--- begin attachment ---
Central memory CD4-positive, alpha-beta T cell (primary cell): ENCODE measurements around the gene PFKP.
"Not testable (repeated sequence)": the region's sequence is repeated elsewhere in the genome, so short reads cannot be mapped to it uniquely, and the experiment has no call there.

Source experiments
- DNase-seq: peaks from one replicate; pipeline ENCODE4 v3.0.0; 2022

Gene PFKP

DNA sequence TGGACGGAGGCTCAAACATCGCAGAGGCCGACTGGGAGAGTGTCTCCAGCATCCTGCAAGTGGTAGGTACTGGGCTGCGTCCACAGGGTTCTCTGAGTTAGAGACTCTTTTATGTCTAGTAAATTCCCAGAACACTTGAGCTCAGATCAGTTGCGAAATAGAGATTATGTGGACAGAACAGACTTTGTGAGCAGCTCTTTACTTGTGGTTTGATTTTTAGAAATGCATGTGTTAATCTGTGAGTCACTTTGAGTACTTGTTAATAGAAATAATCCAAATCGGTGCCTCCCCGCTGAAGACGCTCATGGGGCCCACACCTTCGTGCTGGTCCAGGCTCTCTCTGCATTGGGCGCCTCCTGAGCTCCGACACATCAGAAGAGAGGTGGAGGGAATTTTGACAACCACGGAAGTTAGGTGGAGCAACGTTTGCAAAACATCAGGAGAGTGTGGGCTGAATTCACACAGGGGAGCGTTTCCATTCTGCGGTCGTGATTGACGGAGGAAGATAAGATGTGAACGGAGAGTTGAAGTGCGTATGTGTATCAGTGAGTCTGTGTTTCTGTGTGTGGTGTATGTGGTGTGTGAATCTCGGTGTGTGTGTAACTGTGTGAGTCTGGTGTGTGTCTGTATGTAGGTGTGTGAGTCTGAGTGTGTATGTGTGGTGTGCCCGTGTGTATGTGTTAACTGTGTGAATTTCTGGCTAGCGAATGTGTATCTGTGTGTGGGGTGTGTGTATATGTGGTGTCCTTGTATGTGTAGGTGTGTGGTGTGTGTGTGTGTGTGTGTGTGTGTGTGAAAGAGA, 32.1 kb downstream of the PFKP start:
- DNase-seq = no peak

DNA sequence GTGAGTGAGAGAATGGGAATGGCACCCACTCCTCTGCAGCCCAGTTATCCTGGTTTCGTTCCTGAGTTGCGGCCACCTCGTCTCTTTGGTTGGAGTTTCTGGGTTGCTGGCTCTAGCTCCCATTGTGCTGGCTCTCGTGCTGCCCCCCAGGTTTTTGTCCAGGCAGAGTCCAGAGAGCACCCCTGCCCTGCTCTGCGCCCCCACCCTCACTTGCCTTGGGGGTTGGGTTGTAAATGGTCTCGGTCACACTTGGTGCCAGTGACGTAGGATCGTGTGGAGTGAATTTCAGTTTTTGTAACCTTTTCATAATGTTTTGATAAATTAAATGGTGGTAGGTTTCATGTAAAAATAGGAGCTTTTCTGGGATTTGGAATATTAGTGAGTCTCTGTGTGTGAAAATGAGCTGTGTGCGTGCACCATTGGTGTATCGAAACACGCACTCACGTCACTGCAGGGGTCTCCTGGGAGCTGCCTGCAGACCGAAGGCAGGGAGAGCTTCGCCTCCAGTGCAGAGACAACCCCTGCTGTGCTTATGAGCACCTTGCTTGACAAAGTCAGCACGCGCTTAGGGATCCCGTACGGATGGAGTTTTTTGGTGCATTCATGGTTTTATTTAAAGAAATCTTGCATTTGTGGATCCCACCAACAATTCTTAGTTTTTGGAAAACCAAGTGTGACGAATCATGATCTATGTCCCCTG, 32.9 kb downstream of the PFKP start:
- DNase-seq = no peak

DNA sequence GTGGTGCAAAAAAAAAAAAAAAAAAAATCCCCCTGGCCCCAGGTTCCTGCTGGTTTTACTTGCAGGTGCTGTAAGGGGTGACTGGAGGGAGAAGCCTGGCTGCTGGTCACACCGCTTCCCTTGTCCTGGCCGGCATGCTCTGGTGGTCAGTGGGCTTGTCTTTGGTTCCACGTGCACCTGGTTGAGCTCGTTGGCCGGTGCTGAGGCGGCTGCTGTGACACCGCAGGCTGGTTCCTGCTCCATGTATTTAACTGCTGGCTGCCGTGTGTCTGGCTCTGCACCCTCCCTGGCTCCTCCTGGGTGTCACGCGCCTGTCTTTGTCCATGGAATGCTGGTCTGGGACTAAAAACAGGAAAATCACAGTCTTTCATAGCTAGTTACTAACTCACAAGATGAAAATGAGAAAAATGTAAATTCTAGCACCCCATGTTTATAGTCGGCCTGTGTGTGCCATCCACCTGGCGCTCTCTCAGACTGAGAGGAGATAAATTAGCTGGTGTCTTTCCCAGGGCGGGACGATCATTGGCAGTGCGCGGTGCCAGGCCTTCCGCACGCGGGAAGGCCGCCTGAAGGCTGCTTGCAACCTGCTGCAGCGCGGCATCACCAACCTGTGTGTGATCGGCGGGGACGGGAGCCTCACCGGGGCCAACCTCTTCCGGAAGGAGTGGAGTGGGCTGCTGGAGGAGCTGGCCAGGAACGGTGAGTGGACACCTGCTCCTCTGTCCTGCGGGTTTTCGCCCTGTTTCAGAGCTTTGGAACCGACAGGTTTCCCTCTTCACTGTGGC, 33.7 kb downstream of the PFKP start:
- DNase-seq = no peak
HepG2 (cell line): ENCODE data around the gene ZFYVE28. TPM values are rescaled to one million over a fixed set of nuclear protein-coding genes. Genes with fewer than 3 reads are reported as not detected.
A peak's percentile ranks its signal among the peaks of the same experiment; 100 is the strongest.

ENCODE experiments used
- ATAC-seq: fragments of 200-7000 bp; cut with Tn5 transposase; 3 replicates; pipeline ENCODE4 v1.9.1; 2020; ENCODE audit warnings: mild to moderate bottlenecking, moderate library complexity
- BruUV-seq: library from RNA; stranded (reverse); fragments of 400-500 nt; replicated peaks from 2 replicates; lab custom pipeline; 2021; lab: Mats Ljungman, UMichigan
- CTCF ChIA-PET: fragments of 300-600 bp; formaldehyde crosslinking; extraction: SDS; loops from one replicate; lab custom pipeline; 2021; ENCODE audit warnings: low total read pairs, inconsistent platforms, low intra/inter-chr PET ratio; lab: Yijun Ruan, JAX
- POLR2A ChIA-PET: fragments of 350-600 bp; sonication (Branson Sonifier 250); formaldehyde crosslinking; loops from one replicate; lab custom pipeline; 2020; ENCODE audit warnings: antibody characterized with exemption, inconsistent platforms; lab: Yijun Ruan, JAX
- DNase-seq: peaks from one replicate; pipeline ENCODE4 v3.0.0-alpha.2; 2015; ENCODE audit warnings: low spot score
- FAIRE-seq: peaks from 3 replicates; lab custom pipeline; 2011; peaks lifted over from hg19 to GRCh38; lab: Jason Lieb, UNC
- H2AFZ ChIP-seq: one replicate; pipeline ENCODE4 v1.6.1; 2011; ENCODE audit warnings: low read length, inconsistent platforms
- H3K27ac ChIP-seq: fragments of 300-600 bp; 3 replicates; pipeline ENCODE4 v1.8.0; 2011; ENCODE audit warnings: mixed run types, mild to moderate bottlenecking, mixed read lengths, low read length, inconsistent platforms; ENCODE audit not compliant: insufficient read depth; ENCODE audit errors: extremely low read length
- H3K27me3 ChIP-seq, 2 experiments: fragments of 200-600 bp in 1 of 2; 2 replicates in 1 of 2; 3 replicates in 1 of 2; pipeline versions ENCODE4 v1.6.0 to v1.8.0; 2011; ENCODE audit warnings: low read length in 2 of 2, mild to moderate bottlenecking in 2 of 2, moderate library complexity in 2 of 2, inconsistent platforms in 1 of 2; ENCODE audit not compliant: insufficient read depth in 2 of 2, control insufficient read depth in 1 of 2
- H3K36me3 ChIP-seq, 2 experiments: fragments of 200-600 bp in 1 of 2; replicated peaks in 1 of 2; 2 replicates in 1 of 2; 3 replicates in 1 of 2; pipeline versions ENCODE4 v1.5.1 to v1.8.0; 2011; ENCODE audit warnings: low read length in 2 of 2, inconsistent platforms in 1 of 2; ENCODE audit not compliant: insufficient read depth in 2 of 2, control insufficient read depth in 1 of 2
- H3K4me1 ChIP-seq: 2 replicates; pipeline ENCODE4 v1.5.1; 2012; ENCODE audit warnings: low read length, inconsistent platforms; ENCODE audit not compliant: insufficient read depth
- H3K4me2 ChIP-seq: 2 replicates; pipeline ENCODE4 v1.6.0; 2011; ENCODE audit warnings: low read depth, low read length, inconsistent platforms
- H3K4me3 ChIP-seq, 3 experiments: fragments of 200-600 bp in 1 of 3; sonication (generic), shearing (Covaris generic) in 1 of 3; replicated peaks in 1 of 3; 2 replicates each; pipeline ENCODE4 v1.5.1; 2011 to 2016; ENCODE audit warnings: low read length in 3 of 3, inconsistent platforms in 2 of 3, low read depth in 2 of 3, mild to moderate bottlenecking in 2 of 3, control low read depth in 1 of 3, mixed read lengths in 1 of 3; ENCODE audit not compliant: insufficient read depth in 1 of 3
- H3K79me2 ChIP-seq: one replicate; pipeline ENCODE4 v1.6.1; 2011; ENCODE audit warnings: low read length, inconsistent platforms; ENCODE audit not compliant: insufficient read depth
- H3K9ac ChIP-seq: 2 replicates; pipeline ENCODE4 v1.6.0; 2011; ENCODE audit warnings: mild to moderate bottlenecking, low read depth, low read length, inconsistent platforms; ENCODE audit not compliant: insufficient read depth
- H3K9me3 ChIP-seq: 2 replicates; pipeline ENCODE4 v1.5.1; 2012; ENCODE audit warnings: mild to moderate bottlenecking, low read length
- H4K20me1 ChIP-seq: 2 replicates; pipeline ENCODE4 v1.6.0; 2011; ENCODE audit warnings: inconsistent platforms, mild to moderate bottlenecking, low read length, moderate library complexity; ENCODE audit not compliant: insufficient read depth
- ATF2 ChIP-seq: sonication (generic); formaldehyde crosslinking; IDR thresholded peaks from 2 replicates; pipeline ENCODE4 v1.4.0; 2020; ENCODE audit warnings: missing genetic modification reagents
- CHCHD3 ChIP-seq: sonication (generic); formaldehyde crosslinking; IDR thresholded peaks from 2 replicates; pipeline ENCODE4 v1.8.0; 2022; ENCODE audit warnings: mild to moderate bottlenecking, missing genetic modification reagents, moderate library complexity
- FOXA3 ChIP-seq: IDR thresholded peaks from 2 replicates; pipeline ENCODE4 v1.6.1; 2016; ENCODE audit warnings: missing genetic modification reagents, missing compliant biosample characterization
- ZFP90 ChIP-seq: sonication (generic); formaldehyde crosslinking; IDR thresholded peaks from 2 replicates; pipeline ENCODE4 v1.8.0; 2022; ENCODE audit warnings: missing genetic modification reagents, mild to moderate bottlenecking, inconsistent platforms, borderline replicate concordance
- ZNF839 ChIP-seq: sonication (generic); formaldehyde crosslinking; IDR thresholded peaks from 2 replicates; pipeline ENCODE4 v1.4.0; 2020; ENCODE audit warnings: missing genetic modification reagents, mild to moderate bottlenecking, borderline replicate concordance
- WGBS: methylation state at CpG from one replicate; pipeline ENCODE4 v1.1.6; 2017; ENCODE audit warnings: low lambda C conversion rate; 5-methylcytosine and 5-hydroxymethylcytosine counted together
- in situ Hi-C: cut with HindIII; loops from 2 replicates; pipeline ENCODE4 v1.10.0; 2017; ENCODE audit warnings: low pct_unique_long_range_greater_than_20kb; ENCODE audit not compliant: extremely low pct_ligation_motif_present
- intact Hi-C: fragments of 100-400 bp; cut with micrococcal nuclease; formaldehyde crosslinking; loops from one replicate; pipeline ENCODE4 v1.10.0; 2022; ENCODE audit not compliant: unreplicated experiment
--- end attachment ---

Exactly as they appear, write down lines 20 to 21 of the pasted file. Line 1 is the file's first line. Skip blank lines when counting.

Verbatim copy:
- FAIRE-seq: peaks from 3 replicates; lab custom pipeline; 2011; peaks lifted over from hg19 to GRCh38; lab: Jason Lieb, UNC
- H2AFZ ChIP-seq: one replicate; pipeline ENCODE4 v1.6.1; 2011; ENCODE audit warnings: low read length, inconsistent platforms